Boy, aged fourteen, Cheshire




WHEN I WENT TO HELP my friends in Cumberland with their harvest in 1944, I was outraged to see POWs helping as well.   No security; an army lorry with canvas top pulled up at the farm gate, the driver banged on his door and shouted `Out, you idle Wops' and three woebegone figures in brown leapt down from the tailgate and stood clutching bundles and' shivering in the morning air.

They were know as `Alfonso', `Luigi' and `That Useless Begger' none of which were their real names.   To the farmers, the first one you got was Alfonso and the second Luigi.   Not knowing a word of English, they had learnt to answer to these names, like pet dogs.   It helped us distinguish them.   `You Useless Begger' answered his name as cheerfully as the rest.

Alfonso and Luigi were very small - five foot four.   Swarthy,  hook-nosed, big-brown-eyed, they might have been twins, though they were not related.   They did everything together - never more than four feet apart.   The farmer had learnt not to separate them - they got miserable and their work went off.   Even in the heat of midday, they kept on their greatcoats and rolled-up balaclava helmets.

The farmer said they were good little workers, because they came from the North - car-workers in Turin before the war.   All the ones from the North were hard workers.   Those from the South were totally idle; no farmer wanted them, but they had to accept one Southerner for every two Northerners, Rationing!

That Useless Begger (always uttered with total contempt) was from the South.   Bigger - about five foot seven, slender, with a trim black moustache and arrogant air.   He'd stop work the moment the farmer's eye was off him; drift away to where the two land-girls were working like, as the farmer said `a tom-cat on heat'.   Very handsome, like Douglas Fairbanks, with a flashy smile and perfect white teeth.   But as far as the land-girls were concerned, he didn't exist.   He had learnt one English phrase - 'I can see the top of your bra!' The land-girl turned to him, broad Lancashire:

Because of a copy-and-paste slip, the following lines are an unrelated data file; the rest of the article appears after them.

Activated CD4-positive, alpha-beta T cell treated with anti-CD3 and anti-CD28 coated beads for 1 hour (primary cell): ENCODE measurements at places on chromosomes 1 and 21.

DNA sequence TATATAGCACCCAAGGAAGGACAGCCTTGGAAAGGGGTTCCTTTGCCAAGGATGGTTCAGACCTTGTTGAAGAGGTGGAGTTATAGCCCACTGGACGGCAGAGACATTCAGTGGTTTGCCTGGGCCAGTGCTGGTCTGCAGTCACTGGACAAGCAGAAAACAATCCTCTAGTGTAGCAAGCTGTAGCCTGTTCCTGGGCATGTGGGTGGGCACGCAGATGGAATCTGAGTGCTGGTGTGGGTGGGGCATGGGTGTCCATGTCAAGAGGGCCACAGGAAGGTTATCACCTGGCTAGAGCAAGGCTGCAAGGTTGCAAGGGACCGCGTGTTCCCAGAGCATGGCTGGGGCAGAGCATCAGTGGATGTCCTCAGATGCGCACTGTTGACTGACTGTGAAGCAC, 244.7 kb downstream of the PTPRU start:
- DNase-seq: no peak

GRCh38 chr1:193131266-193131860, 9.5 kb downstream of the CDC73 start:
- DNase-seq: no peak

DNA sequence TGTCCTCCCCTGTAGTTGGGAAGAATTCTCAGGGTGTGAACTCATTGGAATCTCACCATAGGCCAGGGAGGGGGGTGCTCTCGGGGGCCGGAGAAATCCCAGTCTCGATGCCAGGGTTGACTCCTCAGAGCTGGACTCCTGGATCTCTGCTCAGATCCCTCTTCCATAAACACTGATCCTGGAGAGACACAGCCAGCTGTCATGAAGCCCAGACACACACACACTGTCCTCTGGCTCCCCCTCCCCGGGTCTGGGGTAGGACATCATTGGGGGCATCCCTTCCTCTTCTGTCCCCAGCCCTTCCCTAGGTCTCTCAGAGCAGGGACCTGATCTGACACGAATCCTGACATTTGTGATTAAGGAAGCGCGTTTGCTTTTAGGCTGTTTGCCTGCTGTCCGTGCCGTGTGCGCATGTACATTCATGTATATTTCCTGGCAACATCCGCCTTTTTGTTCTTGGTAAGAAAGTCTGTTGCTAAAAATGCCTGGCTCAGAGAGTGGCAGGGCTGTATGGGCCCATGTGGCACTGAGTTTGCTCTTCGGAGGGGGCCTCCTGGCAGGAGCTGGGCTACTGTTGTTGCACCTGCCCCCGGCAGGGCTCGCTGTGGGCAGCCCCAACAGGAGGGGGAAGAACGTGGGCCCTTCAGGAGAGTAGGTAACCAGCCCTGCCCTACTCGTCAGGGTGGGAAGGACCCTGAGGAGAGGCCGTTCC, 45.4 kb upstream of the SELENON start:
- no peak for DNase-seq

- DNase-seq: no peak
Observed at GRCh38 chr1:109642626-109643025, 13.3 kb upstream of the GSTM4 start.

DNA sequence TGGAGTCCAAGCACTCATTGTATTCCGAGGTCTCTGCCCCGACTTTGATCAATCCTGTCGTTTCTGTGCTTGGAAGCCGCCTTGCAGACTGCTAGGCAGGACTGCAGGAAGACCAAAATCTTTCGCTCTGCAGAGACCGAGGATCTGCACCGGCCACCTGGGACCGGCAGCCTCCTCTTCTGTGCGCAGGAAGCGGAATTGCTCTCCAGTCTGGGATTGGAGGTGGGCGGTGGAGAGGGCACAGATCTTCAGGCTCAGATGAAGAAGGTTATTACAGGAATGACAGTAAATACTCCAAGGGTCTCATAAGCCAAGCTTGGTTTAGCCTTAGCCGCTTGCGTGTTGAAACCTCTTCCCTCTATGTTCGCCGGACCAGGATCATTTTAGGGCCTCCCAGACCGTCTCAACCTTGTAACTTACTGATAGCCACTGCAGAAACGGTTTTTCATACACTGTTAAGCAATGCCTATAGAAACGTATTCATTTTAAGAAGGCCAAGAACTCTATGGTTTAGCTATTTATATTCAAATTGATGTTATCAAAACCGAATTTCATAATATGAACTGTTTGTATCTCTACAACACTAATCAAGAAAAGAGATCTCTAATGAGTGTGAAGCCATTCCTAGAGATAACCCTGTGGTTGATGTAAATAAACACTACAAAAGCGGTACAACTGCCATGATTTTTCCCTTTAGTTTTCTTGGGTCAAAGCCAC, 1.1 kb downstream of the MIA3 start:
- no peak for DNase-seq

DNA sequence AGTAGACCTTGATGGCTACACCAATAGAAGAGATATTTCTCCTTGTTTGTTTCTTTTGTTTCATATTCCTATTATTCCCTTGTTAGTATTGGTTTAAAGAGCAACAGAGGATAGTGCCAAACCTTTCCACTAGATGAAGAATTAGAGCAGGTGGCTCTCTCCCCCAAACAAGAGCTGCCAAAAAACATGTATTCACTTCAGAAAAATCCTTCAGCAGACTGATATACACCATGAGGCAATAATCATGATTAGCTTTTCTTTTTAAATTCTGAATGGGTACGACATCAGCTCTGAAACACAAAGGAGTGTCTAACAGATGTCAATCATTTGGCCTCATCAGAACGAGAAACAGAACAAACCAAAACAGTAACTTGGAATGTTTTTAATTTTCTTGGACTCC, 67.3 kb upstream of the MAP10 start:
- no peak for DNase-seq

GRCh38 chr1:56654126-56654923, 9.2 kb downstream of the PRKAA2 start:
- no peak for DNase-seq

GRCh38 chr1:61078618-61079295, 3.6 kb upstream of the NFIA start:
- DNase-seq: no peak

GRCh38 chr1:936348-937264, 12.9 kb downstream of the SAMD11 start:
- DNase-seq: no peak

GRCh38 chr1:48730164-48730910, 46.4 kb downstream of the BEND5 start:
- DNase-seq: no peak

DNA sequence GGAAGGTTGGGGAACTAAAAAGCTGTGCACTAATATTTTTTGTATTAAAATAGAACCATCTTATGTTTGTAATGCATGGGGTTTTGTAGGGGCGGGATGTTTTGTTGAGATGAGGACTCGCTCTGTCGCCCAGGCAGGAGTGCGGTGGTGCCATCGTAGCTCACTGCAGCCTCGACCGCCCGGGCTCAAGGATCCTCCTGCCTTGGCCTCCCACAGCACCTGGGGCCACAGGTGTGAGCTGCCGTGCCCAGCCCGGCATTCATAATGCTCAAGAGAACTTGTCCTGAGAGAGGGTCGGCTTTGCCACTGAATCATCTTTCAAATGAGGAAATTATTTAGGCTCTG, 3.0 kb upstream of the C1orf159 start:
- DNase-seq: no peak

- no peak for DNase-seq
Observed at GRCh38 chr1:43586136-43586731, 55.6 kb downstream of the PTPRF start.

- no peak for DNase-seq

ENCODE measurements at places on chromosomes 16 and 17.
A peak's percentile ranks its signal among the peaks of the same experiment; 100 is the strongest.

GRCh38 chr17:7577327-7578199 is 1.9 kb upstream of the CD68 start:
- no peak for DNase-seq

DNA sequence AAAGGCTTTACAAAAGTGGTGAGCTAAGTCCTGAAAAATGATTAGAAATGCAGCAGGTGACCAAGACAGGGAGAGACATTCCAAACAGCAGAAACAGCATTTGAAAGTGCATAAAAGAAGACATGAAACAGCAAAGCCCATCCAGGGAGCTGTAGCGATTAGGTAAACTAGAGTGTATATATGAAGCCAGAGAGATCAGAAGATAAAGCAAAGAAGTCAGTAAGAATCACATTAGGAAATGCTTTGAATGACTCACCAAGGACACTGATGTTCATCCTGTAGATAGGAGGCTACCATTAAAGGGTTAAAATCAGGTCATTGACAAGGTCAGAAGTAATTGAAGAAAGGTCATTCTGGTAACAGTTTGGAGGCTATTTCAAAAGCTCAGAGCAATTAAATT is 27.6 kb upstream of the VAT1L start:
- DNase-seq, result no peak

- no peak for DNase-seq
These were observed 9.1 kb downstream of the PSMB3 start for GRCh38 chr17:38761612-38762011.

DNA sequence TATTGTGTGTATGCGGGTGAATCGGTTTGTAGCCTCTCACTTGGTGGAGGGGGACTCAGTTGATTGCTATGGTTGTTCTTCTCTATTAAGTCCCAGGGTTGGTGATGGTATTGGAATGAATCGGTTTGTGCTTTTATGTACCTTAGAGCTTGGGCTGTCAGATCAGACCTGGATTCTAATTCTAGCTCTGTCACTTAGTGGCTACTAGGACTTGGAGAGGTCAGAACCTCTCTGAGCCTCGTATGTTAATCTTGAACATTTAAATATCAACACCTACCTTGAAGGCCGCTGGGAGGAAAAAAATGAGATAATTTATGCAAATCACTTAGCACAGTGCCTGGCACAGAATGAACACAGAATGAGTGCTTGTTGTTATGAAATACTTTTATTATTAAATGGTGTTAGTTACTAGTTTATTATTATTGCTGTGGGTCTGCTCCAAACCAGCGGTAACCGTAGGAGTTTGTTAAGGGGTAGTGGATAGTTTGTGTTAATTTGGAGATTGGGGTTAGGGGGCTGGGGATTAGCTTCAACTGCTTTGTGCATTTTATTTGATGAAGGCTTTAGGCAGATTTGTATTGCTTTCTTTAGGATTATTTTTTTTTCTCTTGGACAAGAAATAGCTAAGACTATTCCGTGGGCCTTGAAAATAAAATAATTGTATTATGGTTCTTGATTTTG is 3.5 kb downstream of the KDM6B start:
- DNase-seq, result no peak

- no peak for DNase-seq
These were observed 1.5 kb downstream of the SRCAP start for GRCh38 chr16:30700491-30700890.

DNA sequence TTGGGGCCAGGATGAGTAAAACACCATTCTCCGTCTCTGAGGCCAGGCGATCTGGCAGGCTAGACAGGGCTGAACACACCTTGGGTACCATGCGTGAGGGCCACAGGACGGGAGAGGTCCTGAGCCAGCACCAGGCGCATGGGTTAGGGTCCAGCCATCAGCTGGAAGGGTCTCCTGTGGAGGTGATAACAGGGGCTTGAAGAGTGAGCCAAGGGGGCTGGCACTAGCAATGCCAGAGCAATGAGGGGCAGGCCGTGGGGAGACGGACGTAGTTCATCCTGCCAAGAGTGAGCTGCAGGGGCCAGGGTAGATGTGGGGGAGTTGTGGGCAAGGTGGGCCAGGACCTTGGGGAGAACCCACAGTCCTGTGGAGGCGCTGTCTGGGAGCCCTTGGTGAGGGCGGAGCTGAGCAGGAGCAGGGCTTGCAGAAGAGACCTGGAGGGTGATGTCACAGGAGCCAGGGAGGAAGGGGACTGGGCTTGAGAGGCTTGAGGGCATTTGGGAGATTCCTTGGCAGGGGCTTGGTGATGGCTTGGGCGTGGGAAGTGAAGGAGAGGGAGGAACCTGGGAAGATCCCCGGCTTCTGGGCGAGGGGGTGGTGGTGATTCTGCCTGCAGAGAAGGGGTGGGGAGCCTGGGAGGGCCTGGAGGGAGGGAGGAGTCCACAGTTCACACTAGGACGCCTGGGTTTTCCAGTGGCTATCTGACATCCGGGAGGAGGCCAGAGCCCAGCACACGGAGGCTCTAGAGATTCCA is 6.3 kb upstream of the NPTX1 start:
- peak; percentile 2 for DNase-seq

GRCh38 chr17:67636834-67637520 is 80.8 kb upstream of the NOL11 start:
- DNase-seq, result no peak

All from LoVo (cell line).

`An' I can see the top o' thy underpants an' all - and they're mucky!'

Wet lunchtimes, we sometimes shared the back of the army wagon.   Embarrassing.   The English farmhands discussing the Italians as if they weren't there - really intimately, as if they were cattle.   And the Italians discussed us similarly, in Italian.   Had there been an interpreter, there'd certainly have been a fight.

One evening I hitched a lift back to the village in the POW truck.   Getting off, over the tailgate, I caught myself awkwardly in the crotch.   As I lay doubled up in agony on the road, the truck drove off to enormous Italian cheering and laughter.   They seemed to think that for once they'd won a victory.   Then I realized how much they really hated us.

The German POW was different; a tall thin dignified scarecrow figure in Afrika Korps uniform that grew daily more like a farmhand's gear.   He fastened up his trousers with binder-twine, just like they did.   He had a little English, very slow, but all the farmhands listened to him patiently.   He had owned his own farm in Bavaria, before the war.   All he wanted was to get back to it.   He was allowed to do any job on the farm, and was allowed to go off on his own.   He had shown the farmhands several agricultural tricks they didn't know, and when they were stuck, they would send for him and ask his opinion.   He was very loving with animals, especially the dogs.   He wouldn't leave any broken thing unmended; spent one lunch-hour mending a drystone wall that had fallen down.   He was called `Fritz' like all German prisoners, and was content to answer to it.

He worked a fiddle with the farmer, who was charged so much an hour for his services.   But however hard Fritz worked, he only got five shillings from the POW camp people.   So when he'd worked eight hours, he and the farmer would sign his work-card as having worked only four.   Then the farmer would give Fritz a packet of fags instead

Once, when Fritz's camp-lorry broke down and didn't come for him in the evening, he walked back to camp alone.   He wished Hitler was dead, so he could go home to his farm.   He was the only one allowed inside the farmhouse, for a meal or a bath.

Boy, aged fifteen